By Arab News
By Najia Houssari
The UK on Friday said it had added the whole Hezbollah movement to its terrorism blacklist and frozen all its assets.
HM Treasury previously targeted the movement’s military wing, but the new sanctions classify all Hezbollah organizations and institutions under the Terrorist Asset-Freezing Act 2020 and freeze all its assets.
Hezbollah had “publicly denied a distinction between its military and political wings,” the treasury said on its website. “The group in its entirety is assessed to be concerned in terrorism and was proscribed as a terrorist organisation in the UK in March 2019. This listing includes the Military Wing, the Jihad Council and all units reporting to it, including the External Security Organisation.”
The sanctions come amid continued wrangling in Lebanon over the formation of a new government comprising 18 ministers from one political camp: Hezbollah and its allies.
Three main political parties — the Future Movement, the Progressive Socialist Party and the Lebanese Forces — are boycotting the new government.
Former Prime Minister Najib Mikati said: “They claim that they are about to form a government of technocrats and specialists, at a time when they are openly disputing over shares and ministries, as if we are living in a normal situation with no crisis in the country, nor protesters in the streets.”
The country has been roiled by demonstrations, political instability and an economic crisis. Former Prime Minister Saad Hariri’s government resigned on Oct. 29, two weeks after the start of peaceful protests against tax increases and corruption.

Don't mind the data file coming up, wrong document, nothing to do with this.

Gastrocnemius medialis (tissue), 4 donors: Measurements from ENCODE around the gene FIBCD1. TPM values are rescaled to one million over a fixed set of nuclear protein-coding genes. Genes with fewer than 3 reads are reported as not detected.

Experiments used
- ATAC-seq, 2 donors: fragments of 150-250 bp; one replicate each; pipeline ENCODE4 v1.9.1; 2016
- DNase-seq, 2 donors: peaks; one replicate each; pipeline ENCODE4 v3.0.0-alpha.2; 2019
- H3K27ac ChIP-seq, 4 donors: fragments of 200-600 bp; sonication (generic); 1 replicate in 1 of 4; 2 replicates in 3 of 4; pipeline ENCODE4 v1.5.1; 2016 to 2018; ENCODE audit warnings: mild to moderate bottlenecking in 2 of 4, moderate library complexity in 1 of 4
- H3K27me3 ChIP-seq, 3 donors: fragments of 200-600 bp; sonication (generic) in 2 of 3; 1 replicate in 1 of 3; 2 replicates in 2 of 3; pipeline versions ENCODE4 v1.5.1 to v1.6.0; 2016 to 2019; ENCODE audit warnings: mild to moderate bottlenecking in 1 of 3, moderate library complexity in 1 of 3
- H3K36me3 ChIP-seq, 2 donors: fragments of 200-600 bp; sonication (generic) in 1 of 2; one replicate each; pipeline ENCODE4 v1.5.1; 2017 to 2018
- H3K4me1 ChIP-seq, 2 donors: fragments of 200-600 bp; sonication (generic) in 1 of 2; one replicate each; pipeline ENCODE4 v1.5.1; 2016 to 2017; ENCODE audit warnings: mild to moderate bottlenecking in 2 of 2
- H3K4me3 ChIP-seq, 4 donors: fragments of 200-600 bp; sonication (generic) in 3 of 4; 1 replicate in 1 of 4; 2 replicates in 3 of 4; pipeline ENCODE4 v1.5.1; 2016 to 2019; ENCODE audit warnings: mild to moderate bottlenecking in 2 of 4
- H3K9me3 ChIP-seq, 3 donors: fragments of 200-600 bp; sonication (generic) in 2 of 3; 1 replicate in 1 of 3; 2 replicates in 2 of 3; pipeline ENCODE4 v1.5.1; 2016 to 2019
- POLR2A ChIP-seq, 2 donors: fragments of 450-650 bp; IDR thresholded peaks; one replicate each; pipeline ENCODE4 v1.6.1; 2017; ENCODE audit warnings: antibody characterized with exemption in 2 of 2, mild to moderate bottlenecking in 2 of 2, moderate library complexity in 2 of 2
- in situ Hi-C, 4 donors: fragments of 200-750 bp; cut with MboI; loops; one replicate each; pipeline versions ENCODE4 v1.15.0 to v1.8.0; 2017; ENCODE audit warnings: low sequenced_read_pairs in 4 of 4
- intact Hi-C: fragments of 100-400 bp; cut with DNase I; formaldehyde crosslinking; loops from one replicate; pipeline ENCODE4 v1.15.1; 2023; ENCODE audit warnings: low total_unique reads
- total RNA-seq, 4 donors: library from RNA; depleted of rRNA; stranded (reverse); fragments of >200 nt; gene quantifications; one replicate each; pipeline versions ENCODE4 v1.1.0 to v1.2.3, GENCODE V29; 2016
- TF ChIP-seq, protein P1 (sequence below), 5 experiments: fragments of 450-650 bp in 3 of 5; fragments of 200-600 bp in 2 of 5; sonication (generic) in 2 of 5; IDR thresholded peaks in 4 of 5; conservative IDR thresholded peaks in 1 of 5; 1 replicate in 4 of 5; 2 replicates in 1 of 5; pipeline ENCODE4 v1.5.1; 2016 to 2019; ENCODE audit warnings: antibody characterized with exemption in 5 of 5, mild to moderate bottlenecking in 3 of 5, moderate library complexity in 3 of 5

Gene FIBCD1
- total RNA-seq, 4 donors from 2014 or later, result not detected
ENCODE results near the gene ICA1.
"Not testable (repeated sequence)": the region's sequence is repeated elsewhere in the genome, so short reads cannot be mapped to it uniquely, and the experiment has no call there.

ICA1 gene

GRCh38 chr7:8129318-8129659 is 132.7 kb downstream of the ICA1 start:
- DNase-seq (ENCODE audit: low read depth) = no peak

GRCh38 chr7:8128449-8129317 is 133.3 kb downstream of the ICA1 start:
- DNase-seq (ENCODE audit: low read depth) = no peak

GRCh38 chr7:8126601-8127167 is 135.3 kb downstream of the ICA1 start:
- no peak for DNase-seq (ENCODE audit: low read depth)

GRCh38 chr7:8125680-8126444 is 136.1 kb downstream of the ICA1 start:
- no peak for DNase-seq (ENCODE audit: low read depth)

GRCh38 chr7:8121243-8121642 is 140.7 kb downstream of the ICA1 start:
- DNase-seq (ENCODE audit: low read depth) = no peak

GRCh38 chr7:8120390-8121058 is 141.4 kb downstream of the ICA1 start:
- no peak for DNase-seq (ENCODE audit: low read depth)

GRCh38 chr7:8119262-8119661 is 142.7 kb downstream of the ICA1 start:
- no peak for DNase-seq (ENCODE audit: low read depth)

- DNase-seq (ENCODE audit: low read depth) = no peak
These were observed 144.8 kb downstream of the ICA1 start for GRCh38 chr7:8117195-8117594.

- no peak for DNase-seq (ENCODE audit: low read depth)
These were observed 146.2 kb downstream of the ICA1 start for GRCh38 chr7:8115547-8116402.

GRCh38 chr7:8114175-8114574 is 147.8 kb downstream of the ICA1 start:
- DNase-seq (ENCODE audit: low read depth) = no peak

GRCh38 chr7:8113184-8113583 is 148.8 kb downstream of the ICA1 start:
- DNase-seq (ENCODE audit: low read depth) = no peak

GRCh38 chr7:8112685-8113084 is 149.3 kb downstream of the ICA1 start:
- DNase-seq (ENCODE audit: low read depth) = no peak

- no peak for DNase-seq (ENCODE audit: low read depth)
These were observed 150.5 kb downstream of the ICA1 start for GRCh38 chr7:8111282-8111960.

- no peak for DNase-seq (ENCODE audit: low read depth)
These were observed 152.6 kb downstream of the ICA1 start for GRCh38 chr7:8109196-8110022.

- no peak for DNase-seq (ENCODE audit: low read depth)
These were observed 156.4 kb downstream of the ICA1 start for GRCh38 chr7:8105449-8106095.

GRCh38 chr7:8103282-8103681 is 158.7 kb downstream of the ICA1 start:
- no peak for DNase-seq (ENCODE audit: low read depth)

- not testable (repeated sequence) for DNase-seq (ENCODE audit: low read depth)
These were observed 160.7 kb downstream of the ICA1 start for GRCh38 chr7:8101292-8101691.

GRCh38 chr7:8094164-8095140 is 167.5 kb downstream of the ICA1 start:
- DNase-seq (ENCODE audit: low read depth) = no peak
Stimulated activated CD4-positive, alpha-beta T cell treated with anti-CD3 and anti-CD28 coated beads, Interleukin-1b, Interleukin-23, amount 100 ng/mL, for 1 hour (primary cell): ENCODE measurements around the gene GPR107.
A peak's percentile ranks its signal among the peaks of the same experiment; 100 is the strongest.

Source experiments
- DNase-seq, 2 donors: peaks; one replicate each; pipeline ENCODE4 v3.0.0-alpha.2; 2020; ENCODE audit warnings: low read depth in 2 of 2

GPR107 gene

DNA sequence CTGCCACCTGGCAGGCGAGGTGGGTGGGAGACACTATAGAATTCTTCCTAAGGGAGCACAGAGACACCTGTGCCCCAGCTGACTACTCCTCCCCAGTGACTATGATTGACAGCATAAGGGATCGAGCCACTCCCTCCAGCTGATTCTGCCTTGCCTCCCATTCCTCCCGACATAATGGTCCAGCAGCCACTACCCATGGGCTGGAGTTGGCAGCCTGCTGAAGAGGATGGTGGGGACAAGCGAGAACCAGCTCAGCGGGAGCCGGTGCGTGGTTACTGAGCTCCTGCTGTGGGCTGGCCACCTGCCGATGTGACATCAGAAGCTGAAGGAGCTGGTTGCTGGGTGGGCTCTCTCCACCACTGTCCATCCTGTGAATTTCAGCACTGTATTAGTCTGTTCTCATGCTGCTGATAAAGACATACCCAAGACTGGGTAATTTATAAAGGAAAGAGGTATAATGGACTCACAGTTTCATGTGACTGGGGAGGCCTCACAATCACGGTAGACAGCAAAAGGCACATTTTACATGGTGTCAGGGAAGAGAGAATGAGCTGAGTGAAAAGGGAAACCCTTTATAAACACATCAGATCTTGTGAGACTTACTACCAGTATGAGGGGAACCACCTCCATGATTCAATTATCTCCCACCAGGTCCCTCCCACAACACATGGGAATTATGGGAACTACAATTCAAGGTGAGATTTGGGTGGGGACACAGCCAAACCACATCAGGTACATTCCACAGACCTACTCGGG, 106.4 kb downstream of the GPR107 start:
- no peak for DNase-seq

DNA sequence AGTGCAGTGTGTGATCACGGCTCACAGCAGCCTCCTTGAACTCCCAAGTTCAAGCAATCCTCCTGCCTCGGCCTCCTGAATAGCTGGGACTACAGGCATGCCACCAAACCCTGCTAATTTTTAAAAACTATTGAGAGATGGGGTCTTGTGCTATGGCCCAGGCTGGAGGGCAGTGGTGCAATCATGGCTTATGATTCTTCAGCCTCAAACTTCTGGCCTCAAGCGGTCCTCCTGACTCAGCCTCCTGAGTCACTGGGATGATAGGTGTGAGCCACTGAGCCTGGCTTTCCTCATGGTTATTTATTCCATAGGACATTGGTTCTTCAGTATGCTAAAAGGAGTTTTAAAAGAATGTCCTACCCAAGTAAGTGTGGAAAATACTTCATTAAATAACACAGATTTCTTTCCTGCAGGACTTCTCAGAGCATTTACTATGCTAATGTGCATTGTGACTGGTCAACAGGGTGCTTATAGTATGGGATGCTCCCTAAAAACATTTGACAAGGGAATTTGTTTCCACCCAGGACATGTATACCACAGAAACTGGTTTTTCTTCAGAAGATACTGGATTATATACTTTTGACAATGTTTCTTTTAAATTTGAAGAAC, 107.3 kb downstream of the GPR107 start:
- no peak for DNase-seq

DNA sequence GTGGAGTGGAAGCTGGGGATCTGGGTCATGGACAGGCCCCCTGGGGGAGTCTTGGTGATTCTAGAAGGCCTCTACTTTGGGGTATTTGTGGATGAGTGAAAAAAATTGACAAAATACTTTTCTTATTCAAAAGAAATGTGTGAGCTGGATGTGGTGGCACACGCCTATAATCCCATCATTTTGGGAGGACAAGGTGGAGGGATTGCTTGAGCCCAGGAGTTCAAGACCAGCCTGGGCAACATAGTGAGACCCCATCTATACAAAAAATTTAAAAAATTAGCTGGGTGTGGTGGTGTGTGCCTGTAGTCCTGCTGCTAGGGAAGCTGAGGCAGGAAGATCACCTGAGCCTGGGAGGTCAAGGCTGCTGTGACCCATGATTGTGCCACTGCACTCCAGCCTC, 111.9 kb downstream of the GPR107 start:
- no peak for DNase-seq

Prime Minister-designate Hassan Diab was tasked last month to form a new government and there were hopes a new cabinet would be formed by the end of this week.
Hariri has become more vocal about the obstacles blighting political negotiations, saying Thursday evening that the ones who fought his politics were also the ones who had brought the country to this “crisis situation.”
Hezbollah had previously said it wanted him to head the new government, but the group’s Deputy Secretary-General Sheikh Naim Qassem recently criticized the policies of previous governments that were characterized with “financial waste, corruption, and protection of law breakers.”
These factors had, he warned, put Lebanon on the track leading to a “great economic and social crisis.”
“There will always be those who are not content with anything, those who have legitimate suspicions, and those who consider that they were excluded and who will try to obstruct the path of the government so that it would not succeed,” he added.
Former minister Pierre Raffoul, from the Free Patriotic Movement, accused Hariri of playing “an essential role” in obstructing the formation of the new government.
Public affairs expert Dr. Walid Fakhreddin ruled out a new government being formed soon but said the delay had more to do with regional developments, including the assassination of Iran’s Qassem Soleimani.
But protesters are keeping up the pressure on authorities and institutions, with banks the focus of widespread anger.
Video footage showed a woman confronting protesters while they were smashing the glass of banks on Hamra Street. She can be heard asking where they are from, then telling them to go elsewhere. “Shame on you for terrorizing the inhabitants of Beirut,” she said.